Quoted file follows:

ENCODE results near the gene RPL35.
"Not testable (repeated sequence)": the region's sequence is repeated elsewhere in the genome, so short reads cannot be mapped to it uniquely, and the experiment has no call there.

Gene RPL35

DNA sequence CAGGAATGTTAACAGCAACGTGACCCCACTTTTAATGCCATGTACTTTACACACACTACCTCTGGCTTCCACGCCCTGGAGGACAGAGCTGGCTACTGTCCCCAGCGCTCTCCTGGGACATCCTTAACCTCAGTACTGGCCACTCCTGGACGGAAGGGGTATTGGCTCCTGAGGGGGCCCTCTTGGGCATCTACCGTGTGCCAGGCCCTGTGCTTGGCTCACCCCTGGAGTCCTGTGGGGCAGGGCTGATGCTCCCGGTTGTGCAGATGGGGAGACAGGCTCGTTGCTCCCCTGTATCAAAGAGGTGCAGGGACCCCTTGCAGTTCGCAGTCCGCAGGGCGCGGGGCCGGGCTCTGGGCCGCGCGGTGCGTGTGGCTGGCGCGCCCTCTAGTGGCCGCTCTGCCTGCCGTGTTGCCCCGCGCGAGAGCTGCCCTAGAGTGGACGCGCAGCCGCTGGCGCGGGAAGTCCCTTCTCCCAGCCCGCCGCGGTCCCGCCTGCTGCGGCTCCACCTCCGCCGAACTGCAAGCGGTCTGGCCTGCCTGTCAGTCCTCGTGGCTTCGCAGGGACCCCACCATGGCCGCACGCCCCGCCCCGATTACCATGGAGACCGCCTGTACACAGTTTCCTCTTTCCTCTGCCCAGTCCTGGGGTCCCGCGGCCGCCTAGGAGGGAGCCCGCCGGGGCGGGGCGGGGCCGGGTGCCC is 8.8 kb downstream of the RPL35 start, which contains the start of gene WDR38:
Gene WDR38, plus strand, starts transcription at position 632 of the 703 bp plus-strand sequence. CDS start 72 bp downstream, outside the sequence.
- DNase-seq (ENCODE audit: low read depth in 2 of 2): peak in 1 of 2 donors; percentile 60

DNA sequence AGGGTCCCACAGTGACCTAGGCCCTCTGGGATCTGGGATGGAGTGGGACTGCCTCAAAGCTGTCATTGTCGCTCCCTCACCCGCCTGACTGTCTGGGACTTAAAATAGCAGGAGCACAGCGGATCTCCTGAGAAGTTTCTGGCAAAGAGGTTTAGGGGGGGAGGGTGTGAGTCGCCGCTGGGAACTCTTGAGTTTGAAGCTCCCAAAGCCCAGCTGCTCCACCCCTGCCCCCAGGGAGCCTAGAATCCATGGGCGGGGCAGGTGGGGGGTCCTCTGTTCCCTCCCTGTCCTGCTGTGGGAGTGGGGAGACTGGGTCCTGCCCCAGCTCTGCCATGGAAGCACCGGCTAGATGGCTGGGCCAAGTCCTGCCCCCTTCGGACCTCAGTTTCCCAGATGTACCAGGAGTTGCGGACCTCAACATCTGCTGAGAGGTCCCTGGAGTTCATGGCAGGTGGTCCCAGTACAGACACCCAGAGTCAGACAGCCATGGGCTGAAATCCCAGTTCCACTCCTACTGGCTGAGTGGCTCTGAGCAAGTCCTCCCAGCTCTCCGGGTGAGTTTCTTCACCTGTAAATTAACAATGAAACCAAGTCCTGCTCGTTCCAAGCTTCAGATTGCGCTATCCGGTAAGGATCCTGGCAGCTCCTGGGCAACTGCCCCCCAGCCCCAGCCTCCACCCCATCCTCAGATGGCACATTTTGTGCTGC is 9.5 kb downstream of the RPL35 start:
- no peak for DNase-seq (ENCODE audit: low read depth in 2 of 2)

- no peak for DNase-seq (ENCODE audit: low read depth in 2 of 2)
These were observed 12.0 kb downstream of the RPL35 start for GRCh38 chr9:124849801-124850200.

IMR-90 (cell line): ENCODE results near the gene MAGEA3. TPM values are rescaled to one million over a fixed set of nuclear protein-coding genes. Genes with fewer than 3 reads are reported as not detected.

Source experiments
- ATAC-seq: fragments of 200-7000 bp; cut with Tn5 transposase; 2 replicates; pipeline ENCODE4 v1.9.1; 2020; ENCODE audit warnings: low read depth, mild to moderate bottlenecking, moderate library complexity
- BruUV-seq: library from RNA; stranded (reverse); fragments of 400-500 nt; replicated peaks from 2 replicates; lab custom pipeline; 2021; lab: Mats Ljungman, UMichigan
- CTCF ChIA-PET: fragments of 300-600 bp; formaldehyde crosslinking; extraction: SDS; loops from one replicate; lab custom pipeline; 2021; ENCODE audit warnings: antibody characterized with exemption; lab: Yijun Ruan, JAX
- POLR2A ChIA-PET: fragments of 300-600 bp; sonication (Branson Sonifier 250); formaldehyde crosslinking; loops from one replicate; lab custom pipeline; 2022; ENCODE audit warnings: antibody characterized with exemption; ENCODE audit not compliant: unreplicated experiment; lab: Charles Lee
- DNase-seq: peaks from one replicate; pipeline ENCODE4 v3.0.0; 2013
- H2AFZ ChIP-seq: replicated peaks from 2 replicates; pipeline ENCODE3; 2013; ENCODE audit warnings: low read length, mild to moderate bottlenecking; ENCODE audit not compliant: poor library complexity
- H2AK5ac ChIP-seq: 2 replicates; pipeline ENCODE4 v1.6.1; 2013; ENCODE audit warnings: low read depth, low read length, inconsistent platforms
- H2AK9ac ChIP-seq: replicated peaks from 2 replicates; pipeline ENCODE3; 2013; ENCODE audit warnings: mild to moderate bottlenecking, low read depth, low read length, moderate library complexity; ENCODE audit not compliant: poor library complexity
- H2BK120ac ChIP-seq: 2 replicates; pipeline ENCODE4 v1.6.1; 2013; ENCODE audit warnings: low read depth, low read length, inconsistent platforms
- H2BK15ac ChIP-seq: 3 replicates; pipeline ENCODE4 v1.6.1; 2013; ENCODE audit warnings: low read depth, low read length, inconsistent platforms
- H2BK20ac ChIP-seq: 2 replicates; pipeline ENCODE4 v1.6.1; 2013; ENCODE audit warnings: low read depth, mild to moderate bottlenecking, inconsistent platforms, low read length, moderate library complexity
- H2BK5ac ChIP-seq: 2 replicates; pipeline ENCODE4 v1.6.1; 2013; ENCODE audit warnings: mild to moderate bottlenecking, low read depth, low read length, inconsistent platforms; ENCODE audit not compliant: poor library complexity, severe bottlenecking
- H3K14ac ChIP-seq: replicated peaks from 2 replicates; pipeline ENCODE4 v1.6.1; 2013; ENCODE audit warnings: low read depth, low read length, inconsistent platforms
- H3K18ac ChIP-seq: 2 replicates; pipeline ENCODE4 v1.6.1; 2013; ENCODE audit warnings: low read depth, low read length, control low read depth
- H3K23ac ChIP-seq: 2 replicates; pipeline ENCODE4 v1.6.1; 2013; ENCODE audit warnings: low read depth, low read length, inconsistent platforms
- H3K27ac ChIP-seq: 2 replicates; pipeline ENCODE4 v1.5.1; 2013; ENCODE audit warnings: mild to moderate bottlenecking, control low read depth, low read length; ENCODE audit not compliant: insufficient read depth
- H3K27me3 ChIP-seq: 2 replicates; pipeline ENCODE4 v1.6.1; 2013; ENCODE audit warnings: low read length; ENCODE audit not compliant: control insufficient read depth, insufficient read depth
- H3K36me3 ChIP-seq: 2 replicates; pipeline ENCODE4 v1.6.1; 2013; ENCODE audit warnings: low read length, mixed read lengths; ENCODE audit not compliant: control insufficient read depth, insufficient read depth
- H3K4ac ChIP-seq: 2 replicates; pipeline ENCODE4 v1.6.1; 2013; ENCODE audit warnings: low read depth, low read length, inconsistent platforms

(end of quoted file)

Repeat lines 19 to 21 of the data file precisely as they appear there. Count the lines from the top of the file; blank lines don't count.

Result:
- H2AK5ac ChIP-seq: 2 replicates; pipeline ENCODE4 v1.6.1; 2013; ENCODE audit warnings: low read depth, low read length, inconsistent platforms
- H2AK9ac ChIP-seq: replicated peaks from 2 replicates; pipeline ENCODE3; 2013; ENCODE audit warnings: mild to moderate bottlenecking, low read depth, low read length, moderate library complexity; ENCODE audit not compliant: poor library complexity
- H2BK120ac ChIP-seq: 2 replicates; pipeline ENCODE4 v1.6.1; 2013; ENCODE audit warnings: low read depth, low read length, inconsistent platforms